Saskia: I guess I always thought of your work as quite Canadian.
Patti: Well there's lots of hockey players and truck drivers and that kind of thing in the earlier ones, they're pretty macho, but with flowers and decorative bits as well.
Saskia: It's funny you work quite small, because your earlier ones were really enormous.
Patti: I occasionally have a hankering to make some big work again. I went through this period though where I just never finished anything, I've got like two dozen canvases that I've never finished. I get half way through and as soon as I figure out what it's going to look like when it's done I get bored. So now I have a policy where everything I do has to be done in a day.
Patti: Uh-huh. Whatever I start in the morning - I have to finish that one before I go home.
Saskia: That's a really nice concept, to make one painting a day. It's a bit like going to a community centre and doing a painting class! You are your own community centre!
Patti: That's a really big part of it. It makes you have to make it work somehow.
Saskia: So how do the internet images translate into the work?
Patti: I think I started using them because I just have no imagination. I'm one of those people who can draw anything from looking at it, but without a model it's pure stick figure territory. And the more I started looking I realised other people's images were more interesting that anything I could dream up anyways. Sometimes I make composites from several images, sometimes I just paint them as they are. I'm not really interested in the whole photo vs. paint thing or any kind of authenticity concept. It's more like "yeah, it'd be fun to paint a chicken let's look some up." I like the idea that somebody loved the chicken so much that they photographed it and uploaded it to share it with the world.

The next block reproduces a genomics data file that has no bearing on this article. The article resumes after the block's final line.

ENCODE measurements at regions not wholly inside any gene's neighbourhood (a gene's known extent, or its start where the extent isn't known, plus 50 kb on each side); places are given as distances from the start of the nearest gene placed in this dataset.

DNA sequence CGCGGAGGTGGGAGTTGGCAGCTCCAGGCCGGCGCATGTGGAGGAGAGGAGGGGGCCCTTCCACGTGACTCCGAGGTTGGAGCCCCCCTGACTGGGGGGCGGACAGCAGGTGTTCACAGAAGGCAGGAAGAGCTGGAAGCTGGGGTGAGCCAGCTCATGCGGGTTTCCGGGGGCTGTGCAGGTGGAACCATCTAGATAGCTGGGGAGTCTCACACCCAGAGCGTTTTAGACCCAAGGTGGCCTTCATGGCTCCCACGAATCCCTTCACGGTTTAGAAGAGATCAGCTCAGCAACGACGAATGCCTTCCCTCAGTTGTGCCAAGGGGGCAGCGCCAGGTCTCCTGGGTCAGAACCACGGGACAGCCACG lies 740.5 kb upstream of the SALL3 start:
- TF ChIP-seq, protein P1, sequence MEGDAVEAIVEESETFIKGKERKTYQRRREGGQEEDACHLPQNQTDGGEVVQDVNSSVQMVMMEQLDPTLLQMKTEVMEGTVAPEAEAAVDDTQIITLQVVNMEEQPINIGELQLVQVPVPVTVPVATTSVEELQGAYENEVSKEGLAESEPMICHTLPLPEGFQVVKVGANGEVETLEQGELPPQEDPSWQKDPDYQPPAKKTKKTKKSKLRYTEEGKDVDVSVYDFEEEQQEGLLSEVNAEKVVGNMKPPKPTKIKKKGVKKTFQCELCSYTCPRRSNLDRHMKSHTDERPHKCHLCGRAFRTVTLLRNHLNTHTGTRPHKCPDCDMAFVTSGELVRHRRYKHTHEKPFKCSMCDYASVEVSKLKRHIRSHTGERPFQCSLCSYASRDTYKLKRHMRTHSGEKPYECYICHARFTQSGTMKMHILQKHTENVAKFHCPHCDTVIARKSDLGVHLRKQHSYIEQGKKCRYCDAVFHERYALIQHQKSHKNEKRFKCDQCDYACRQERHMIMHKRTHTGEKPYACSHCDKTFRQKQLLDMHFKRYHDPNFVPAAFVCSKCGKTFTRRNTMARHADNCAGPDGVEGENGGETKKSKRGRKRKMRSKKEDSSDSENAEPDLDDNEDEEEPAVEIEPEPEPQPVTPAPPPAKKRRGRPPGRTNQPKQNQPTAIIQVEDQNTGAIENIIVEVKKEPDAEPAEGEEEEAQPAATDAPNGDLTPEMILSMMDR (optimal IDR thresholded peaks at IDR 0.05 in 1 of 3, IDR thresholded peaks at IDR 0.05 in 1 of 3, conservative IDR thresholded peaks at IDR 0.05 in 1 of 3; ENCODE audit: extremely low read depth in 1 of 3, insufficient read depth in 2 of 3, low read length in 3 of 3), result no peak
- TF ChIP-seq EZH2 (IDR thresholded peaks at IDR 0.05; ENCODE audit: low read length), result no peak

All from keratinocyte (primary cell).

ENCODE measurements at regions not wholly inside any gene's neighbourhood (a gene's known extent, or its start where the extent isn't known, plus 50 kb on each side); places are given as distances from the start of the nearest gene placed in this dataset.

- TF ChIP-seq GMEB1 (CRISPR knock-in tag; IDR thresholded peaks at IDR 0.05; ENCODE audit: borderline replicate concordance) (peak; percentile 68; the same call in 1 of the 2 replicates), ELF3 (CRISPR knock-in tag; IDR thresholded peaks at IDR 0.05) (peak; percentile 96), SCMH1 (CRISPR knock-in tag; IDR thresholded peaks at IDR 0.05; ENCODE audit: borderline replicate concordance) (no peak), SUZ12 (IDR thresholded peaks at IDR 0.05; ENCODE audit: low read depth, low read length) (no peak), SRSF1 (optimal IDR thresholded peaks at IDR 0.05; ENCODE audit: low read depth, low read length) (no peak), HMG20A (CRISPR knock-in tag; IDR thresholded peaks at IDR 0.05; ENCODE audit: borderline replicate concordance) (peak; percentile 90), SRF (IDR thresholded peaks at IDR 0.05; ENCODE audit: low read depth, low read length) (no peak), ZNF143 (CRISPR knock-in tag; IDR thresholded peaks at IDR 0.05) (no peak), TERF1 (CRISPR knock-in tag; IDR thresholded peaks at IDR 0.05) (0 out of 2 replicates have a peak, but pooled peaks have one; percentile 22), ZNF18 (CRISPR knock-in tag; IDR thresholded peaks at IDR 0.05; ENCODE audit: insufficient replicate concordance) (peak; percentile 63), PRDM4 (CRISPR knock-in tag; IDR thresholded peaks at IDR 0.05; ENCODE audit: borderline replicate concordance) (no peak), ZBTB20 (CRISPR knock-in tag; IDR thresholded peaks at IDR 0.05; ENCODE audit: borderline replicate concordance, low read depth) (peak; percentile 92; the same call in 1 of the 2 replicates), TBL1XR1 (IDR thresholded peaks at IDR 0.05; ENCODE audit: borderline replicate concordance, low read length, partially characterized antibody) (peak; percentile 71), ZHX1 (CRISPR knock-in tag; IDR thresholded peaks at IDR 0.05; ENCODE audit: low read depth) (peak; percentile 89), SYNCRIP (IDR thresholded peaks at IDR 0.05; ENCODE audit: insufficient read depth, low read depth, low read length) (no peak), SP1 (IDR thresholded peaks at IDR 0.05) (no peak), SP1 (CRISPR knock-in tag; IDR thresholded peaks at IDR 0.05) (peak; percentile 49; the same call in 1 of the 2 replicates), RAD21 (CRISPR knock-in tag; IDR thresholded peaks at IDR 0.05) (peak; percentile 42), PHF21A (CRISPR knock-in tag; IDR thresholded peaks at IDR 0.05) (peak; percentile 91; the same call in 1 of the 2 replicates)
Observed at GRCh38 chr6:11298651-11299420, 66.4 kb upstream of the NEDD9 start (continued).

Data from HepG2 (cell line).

Saskia: What's funny is that you're working here in the middle of the biggest centre of small communities and societies - there's what, 15 Nigerian churches in your studio complex? They could fit in with your paintings.
Patti: I've thought about it, it's pure carnival around here on the weekends. But I think it's good to have some element of detachment. It would just be weird to go downstairs and paint the parishioners in their costumes and voodoo-ish rituals. I wouldn't want to paint my neighbours because no matter how hard I'd try to be flattering they'd come out a bit deformed and then I'd see them in the lift and it would be really embarrassing.
Saskia: I think it's so funny to see what people actually do. I mean what they actually do, to combat boredom in some kind of sense. There's probably lumberjacks with one arm who meet up and go bowling, it could just go on forever. I think that's really what your work's about.
Patti: I think it's quite brave to have an interest. It means staking a claim for yourself, it's a bit scary to put yourself out there like that. I spend my whole life researching other people's interests, I don't have so many of my own, so I kind of borrow other peoples'. To be genuinely "into" something is a talent, it's something really special. To be able to say "Hi, I'm Frank, a one armed lumberjacking bowler" is about the coolest thing in the world.